In Tanzania, it is now felt and widely discussed that COVID-19 is around. Traditional preventive measures, as well as medial recommended protocols, are observed. Respichius Mitti, EDI Global’s Country Director for Tanzania, said that due to this country-wide acceptance of COVID-19 being around, it has become much easier for EDI Global to implement its protocols compared to last year. He added that last year the protocols we exhibited appeared odd to the communities where we were working in many areas of the country, but now the communities we work in understand why these measures have been put in place.
EDI Global Research Officers Emma Cazou and Luca Privinzano have said that fieldwork in Tanzania for the Research on Improving Systems of Education (RISE) Endline project on behalf of Georgetown University, which took place last November, ran smoothly and that respondents in the schools visited were always understanding and helped ensure the safety of themselves and the EDI Global team. They also noted that the protocols are always evolving to accommodate new challenges as and when they arise.
In Uganda, restrictions have been much tighter than in Tanzania and this has impacted the length of time it is taking to obtain research clearances. Alice Sumbatala, Data Processing Officer at EDI Global, notes that whilst data collection, research and assessments have not stopped, the process of reviewing them for approval takes longer as there is now more to consider, and at the local level clearance there is an additional protocol to be cleared by the COVID-19 task force led by the Resident District Commissioner. Alice added that respondents are both curious and excited when field officers knock at their door, spending time with them and asking them how they are doing during the pandemic.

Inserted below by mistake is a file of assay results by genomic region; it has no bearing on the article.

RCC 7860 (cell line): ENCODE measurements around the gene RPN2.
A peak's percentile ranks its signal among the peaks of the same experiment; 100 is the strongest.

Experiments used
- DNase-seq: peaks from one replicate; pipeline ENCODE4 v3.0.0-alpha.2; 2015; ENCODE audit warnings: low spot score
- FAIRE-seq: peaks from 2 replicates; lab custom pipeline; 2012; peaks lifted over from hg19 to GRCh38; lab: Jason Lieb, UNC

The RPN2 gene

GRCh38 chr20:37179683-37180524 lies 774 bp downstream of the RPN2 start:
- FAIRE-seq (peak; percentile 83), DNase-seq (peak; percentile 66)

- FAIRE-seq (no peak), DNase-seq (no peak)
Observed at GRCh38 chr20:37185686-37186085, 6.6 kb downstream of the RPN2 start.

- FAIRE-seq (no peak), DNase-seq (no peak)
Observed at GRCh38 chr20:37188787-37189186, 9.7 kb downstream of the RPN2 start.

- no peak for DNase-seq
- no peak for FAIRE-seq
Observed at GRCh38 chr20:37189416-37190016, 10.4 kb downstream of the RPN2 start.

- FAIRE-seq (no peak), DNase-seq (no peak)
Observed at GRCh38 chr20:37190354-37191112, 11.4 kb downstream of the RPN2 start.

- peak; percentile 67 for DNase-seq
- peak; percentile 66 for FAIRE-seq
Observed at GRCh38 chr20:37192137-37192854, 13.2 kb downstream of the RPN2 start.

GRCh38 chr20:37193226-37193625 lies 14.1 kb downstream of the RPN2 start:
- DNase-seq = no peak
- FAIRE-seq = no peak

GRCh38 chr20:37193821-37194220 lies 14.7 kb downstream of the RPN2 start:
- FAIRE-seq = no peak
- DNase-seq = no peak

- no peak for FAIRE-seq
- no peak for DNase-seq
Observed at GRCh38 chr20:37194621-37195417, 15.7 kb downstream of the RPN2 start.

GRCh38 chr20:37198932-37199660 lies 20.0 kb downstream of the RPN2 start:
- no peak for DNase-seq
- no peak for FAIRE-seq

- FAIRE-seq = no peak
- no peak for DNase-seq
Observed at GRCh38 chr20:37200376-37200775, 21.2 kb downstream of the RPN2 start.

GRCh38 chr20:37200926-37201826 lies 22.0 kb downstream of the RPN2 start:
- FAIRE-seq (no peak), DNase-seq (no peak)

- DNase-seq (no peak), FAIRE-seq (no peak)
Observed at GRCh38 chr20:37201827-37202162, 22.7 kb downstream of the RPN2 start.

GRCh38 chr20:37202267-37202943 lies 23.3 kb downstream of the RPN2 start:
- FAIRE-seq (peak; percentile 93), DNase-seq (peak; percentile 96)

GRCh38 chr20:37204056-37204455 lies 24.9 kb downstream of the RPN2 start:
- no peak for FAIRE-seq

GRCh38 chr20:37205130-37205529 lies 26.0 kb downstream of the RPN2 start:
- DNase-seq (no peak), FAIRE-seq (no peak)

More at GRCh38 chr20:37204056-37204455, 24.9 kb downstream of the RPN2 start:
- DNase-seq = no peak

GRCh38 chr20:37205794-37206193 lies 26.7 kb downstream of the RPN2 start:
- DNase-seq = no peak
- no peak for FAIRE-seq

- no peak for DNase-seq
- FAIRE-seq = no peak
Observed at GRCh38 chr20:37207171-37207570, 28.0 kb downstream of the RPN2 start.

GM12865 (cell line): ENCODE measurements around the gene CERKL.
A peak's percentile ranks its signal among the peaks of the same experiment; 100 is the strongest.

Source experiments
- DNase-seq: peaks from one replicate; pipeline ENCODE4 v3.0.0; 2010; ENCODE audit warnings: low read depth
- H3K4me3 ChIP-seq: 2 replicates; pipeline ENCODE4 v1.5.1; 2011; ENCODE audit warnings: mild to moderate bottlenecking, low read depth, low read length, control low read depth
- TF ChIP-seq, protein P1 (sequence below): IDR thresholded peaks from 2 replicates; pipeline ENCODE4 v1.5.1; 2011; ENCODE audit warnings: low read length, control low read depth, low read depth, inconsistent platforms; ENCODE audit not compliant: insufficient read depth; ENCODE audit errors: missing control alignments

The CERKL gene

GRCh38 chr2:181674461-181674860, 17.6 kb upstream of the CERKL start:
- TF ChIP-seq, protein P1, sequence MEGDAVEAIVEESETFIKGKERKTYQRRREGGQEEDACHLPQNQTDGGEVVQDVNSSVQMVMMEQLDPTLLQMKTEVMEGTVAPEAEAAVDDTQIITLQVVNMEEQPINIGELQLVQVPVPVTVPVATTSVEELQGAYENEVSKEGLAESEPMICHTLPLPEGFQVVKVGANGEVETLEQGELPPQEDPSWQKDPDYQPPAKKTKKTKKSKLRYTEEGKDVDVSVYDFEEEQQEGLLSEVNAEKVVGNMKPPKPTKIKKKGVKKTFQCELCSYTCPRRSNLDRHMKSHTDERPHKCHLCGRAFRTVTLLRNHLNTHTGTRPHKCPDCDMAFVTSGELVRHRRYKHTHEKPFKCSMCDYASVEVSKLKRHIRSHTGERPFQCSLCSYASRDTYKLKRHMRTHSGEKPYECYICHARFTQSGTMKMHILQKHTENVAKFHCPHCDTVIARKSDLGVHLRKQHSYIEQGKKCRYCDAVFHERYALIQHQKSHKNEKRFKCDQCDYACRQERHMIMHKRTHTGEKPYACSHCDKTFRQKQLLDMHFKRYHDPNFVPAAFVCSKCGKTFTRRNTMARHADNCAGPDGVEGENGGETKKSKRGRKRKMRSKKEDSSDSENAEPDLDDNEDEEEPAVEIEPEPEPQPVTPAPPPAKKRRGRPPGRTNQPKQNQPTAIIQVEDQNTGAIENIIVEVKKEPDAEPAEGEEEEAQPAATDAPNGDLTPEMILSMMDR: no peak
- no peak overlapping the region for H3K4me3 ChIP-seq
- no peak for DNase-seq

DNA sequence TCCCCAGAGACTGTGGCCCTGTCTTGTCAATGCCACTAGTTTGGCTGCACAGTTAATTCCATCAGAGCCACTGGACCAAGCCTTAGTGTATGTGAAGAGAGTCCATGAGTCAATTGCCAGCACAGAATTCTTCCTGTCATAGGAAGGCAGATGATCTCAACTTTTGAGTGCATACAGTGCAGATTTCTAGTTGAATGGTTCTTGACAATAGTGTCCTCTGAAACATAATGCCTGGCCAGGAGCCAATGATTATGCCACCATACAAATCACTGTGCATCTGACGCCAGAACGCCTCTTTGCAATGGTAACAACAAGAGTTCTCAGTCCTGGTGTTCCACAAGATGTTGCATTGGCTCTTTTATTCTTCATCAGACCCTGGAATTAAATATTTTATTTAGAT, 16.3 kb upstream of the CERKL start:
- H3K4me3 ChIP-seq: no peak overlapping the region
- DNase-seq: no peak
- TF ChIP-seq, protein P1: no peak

Kampala-based Project Coordinator Joseph Mukasa has noted that the current rule of only 50% vehicle occupancy has led to public transport costs increasing, however this has resulted in a reduction in unnecessary movement of people. Joseph went on to say that generally rules of wearing a mask and regular hand washing have now become common and accepted behaviours. EDI Global are currently implementing the baseline survey for the Global Agriculture and Food Security Program (GAFSP) on behalf of the World Bank, International Finance Corporation (IFC) and Mathematica, and will provide an update on any COVID-19 related implications in our next newsletter.
We are committed to ensuring the safety and wellbeing of our team, the communities we work with, and respondents, whilst ensuring the quality of our data is not compromised. You can download our Covid-19 Risk Management Plan – Fieldwork Health and Safety Protocols here. If you are looking for a data collection partner in Tanzania or Uganda, please get in touch with us at firstname.lastname@example.org.
You can learn more about the Government of Tanzania’s Covid-19 guidelines here and the Tanzania National Institute for Medical Research’s updates here.
You can learn more about the Government of Uganda’s Covid-19 guidelines here and the Uganda National Council for Science and Technology’s updates here.